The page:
CD4+ T cells drive the immunopathogenesis of chronic beryllium disease (CBD), and their recruitment to the lung heralds the onset of granulomatous inflammation. We have shown that CD4+ Tregs control granuloma formation in an HLA-DP2 Tg model of CBD. In these mice, beryllium oxide (BeO) exposure resulted in the accumulation of 3 distinct CD4+ T cell subsets in the lung, with the majority of tissue-resident memory cells expressing FoxP3. The amount of Be regulated the number of total and antigen-specific CD4+ T cells and Tregs in the lungs of HLA-DP2 Tg mice. Depletion of Tregs increased the number of IFN-γ–producing CD4+ T cells and enhanced lung injury, while mice treated with IL-2/αIL-2 complexes had increased Tregs and reduced inflammation and Be-responsive T cells in the lung. BeO-experienced resident Tregs suppressed anti-CD3–induced proliferation of CD4+ T cells in a contact-dependent manner. CTLA-4 and ICOS blockade, as well as the addition of LPS to BeO-exposed mice, increased the effector T cell (Teff)/Treg ratio and enhanced lung injury. Collectively, these data show that the protective role of tissue-resident Tregs is dependent on quantity of Be exposure and is overcome by blocking immune regulatory molecules or additional environmental insults.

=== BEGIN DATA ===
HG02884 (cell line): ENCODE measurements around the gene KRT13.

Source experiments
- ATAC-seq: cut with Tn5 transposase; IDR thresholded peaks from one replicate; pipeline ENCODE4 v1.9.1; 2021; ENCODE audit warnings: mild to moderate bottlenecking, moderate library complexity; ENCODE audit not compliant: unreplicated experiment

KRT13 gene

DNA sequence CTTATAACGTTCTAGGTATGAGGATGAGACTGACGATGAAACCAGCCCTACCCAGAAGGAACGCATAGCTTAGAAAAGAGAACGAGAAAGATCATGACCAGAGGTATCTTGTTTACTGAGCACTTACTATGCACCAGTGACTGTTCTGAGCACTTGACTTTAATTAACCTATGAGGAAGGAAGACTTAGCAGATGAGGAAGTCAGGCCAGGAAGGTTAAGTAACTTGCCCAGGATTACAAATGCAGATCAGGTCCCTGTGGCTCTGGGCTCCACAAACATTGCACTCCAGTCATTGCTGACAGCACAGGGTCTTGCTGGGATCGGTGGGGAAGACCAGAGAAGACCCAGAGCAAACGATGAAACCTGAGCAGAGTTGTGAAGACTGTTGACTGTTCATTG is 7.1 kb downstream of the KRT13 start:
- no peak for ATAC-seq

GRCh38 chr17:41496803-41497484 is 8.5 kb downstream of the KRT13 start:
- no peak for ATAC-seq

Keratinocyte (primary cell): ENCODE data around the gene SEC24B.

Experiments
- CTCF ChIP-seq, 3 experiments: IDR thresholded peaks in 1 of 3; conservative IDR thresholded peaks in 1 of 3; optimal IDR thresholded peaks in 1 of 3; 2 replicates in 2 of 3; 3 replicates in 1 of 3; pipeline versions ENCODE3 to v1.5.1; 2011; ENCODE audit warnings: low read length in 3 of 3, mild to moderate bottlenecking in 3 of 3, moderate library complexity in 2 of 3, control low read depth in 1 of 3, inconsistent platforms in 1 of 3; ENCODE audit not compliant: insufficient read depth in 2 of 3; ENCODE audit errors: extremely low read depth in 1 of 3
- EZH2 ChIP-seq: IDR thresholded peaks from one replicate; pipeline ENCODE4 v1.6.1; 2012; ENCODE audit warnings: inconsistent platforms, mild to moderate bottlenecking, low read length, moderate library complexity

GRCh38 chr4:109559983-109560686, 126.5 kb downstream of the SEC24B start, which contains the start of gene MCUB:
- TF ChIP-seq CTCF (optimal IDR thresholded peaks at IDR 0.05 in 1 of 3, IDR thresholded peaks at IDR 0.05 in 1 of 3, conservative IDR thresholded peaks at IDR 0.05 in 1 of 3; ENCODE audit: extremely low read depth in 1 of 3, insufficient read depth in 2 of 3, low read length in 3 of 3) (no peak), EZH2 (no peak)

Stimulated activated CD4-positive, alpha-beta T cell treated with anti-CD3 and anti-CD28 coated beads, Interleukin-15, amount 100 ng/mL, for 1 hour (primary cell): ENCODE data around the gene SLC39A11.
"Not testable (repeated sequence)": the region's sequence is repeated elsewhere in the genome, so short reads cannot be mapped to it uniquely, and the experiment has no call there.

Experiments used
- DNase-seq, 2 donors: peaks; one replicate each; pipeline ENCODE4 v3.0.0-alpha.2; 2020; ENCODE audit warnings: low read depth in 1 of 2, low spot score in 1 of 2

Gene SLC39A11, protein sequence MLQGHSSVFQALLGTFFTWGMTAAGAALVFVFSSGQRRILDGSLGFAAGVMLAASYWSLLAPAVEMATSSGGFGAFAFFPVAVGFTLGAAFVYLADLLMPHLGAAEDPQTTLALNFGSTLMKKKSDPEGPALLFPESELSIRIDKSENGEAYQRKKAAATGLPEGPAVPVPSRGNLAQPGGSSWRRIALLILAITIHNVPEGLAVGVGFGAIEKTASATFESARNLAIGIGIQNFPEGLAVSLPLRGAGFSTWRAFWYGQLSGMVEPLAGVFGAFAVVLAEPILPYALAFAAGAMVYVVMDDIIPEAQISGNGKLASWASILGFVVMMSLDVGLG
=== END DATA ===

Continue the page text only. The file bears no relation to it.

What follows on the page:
Shaikh M. Atif, Douglas G. Mack, Allison K. Martin, Andrew P. Fontenot


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